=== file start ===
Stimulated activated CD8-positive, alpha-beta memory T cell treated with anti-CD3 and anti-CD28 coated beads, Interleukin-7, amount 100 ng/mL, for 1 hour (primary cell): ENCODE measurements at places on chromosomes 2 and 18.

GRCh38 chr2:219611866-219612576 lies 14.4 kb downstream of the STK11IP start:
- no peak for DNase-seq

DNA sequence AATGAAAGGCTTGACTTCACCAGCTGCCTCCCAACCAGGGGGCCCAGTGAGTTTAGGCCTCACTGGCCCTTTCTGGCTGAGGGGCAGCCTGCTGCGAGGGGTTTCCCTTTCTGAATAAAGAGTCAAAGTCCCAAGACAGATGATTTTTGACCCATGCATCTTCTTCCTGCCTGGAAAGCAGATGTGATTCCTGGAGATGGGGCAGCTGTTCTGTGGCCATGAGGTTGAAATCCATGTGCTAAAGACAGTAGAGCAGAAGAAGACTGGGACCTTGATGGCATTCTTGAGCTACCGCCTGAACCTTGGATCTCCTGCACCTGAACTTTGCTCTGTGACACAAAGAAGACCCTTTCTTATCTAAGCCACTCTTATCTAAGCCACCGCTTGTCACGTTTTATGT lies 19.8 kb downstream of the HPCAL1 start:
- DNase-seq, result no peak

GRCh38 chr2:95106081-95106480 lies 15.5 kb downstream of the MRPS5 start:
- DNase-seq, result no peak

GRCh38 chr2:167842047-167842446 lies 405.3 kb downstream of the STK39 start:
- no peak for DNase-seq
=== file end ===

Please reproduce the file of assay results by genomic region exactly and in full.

Stimulated activated CD8-positive, alpha-beta memory T cell treated with anti-CD3 and anti-CD28 coated beads, Interleukin-7, amount 100 ng/mL, for 1 hour (primary cell): ENCODE measurements at places on chromosomes 2 and 18.

GRCh38 chr2:219611866-219612576 lies 14.4 kb downstream of the STK11IP start:
- no peak for DNase-seq

DNA sequence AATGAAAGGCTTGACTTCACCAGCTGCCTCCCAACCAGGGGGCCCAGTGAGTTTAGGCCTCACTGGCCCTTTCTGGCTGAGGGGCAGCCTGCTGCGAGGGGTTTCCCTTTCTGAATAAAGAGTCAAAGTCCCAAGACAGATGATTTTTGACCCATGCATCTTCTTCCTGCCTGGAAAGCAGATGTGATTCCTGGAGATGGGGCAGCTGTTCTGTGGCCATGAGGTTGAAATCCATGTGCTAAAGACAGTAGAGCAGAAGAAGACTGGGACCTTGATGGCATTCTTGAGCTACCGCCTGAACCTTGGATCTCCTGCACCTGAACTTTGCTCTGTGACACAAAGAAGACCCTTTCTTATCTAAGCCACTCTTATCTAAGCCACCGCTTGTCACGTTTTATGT lies 19.8 kb downstream of the HPCAL1 start:
- DNase-seq, result no peak

GRCh38 chr2:95106081-95106480 lies 15.5 kb downstream of the MRPS5 start:
- DNase-seq, result no peak

GRCh38 chr2:167842047-167842446 lies 405.3 kb downstream of the STK39 start:
- no peak for DNase-seq